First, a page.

Hello Trident

Providing alternatives would be nice but unfortunately it usually can't work that way. Most share buy backs are carried out as open market purchases - agents working for company buying shares at the open market price. They don't usually buy your shares unless you happen to put on a sell trade. So giving individual investors a choice between a buy back or a dividend would not be practicable. Even with tender offers (where the company offesr to buy the shares directly from shareholders) might allow for this possibility but again the mechanism might be a bit complex.

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Trident 30th Jul 21 of 34

In reply to post #498576

Yes xcity. Perhaps I should have said, you may have to crystalise a loss to have the benefit of the money allocated to a buyback. As you say otherwise, the benefit goes to selling shareholders only.

Incidentally, on a general subject, I have always been interested to wonder whether we could have as public information, the make-up of issued shares by the bought price.

This may indicate a whole raft of issues about the liquidity or otherwise of shares in a particular price range.

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Edward John Canham 30th Jul 22 of 34

Volex (LON:VLX)

Upbeat AGM TU from Volex followed by what seems to be an excellent acquisition in the US.


I hold.

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FREng 30th Jul 23 of 34

In reply to post #498581

Thanks, Gromley. It's obvious now that you have pointed it out ...

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mammyoko 30th Jul 24 of 34

Great to have your no-nonsense and damning comments back today, Graham. Many AIM pomposity bubbles needing to be punctured and you do a great job of this!

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Trident 30th Jul 25 of 34


My understanding is that AIM companies have to announce their results within three months of their Close period (year-end). So, I am not sure where you get the six months from, unless the rule has been changed?

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LeoInvestorUK 30th Jul 26 of 34

In reply to post #498591


FireAngel / FA, maybe, but it was reliance on new contracts to meet H2 that was the final straw for me (or as Graham wonderfully put it: the "excitement in the pipeline.").

Great book by the way!

Blog: LeoInvestorUK
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rvm07000 30th Jul 27 of 34

Thank You.

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sharmvr 30th Jul 28 of 34

In reply to post #498631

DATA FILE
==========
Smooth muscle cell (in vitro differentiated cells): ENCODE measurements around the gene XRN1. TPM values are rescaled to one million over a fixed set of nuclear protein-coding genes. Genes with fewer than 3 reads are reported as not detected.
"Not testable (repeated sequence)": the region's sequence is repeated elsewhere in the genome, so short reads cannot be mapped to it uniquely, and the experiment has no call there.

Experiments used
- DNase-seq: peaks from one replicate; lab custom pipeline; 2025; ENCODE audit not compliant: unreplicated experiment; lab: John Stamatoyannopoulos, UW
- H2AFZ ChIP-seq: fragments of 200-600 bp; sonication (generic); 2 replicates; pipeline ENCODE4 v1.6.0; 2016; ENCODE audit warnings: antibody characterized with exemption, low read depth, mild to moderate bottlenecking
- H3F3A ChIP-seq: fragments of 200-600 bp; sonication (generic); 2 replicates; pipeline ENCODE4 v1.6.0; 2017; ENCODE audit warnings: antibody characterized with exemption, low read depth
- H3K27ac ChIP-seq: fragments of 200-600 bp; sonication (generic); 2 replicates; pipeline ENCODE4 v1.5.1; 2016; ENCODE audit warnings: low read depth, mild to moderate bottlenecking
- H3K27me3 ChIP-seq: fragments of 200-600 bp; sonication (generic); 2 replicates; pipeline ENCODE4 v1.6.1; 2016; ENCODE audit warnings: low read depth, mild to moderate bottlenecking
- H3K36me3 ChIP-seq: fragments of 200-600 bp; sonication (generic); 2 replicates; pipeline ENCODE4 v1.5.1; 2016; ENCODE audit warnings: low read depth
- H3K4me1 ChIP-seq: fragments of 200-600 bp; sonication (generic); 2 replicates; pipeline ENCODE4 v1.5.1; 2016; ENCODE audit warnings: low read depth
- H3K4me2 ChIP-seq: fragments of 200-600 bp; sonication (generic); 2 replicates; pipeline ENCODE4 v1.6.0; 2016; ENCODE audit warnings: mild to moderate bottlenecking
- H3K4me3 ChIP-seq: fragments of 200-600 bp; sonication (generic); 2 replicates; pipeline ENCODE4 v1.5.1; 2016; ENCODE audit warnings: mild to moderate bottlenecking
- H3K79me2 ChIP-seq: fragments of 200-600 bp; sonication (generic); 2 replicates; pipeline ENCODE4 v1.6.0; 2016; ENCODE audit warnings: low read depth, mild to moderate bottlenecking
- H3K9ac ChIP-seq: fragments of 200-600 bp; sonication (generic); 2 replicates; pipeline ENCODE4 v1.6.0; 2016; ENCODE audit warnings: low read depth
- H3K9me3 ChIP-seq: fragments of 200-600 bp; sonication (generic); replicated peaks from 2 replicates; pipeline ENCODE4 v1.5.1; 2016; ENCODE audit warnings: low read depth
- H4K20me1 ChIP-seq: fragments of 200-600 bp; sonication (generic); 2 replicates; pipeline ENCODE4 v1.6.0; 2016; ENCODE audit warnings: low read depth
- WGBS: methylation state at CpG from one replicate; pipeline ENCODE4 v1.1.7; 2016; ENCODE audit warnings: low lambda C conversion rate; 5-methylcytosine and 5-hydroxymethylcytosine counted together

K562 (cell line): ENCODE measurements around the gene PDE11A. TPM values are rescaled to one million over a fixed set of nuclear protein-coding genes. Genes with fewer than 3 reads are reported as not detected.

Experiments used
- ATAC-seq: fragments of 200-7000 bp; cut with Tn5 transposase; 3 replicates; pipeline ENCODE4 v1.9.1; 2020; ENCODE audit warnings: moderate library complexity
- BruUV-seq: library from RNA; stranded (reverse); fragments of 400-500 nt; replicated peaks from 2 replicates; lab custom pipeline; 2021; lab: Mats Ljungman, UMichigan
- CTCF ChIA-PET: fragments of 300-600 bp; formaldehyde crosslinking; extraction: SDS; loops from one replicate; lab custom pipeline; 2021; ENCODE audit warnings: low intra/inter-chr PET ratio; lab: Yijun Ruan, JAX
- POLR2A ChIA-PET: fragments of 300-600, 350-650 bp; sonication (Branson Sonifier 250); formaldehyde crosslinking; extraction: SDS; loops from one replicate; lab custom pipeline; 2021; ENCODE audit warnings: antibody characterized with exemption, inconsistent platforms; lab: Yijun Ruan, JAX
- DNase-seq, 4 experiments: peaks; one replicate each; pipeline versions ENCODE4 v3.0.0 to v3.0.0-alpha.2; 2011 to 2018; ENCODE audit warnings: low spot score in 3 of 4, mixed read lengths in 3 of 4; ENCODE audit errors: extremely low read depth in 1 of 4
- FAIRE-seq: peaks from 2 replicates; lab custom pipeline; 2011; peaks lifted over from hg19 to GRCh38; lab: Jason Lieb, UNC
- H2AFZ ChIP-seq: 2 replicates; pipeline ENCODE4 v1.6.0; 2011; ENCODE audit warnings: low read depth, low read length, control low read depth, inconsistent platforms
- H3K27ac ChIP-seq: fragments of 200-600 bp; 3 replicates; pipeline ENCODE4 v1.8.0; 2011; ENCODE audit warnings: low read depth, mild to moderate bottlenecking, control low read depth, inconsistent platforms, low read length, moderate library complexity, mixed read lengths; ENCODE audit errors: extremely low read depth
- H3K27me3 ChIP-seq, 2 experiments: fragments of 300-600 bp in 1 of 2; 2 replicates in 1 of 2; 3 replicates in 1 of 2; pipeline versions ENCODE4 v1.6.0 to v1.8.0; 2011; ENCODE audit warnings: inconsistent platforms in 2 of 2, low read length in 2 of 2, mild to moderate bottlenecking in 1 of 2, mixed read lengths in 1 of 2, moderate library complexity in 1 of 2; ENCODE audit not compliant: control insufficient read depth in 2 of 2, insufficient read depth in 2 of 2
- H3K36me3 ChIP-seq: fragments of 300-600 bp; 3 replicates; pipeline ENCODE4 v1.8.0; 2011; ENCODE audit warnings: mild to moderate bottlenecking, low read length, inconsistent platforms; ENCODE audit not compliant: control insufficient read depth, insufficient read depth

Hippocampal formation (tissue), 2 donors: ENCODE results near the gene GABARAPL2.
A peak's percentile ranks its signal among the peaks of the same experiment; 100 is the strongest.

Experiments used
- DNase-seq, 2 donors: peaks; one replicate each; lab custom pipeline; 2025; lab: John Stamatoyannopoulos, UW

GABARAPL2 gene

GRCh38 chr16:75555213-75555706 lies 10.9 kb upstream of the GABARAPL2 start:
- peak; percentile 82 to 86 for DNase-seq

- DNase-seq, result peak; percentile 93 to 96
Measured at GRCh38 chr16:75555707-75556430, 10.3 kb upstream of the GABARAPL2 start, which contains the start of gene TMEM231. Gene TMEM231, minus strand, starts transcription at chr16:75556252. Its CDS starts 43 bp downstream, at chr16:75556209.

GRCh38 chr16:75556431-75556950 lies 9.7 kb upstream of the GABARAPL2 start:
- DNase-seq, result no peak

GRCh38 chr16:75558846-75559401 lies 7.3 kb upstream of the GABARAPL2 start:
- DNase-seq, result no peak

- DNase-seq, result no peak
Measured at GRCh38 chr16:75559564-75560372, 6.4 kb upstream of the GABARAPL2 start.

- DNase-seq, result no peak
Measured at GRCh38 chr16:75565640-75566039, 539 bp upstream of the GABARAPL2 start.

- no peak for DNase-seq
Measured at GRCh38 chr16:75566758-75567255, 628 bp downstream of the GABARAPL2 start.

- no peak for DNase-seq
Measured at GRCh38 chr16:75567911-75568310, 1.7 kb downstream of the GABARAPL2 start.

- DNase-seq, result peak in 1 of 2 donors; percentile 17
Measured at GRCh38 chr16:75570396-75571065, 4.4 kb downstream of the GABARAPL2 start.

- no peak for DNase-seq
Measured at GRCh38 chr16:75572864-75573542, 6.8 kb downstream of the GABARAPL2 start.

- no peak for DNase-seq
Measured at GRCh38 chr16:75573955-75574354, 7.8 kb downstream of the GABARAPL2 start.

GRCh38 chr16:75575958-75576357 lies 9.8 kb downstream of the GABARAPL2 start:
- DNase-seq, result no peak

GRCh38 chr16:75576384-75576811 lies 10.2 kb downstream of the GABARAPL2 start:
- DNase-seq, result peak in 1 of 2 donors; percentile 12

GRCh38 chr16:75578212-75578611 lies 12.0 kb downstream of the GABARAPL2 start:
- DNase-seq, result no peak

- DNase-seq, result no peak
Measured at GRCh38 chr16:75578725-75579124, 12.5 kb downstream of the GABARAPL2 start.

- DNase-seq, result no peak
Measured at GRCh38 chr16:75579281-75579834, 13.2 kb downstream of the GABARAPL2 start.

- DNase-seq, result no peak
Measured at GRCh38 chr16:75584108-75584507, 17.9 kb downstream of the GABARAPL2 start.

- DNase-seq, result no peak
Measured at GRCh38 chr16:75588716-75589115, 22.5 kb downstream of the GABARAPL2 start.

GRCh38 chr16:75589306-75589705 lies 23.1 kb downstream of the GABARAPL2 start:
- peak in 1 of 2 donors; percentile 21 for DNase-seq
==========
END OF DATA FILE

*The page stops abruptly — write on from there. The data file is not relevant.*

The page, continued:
You can also crystallise a profit - trying to be glass half full here!

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Emperor 30th Jul 29 of 34

In reply to post #498691


AIM companies have 6 months post year end to issue their Accounts and hold their AGM. Some leave it incredibly close... And for some reason I don't understand some overseas companies who are listed here seem to be allowed 9 months.

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Chasbas 30th Jul 30 of 34

Xpediator: Stockopedia's rank is 86 with 89 for Quality! I didn't think I was taking much of a risk with a small position!

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Trident 30th Jul 31 of 34

In reply to post #498596

Hi Julianh

I understand. Maybe the tender offer is a better mechanism in these circumstances.

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Aislabie 30th Jul 32 of 34

Something is happening at Orchard Funding (LON:ORCH) (I hold), a stock that normally has little or no daily trading suddenly has dropped 10% on a volume that represents 15% of the entire share issue. No announcement so far but this looks a bit alarming. Does anyone have any input?

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Andrew niven 30th Jul 33 of 34

Just came back from rome and sorrento graham .
We loved sorrento and amalfi coast .

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Splode 30th Jul 34 of 34

In reply to post #498581

(Unfortunately Stocko apparently interprets "£ SPD" as Secured Property Developments, an investor in commercial property, rather than as Sports Direct, a sports retailer.)

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 Are LON:LUCE's fundamentals sound as an investment? Find out More »

About Graham Neary

Graham Neary

Full-time investor and independent analyst. Prior to this, I spent seven years in the financial markets as an analyst and institutional fund manager. I'm CFA-qualified, also holding the Investment Management Certificate and the STA Diploma in Technical Analysis.Away from finance, my main interests are recreational poker and everything to do with China, especially Mandarin Chinese. more »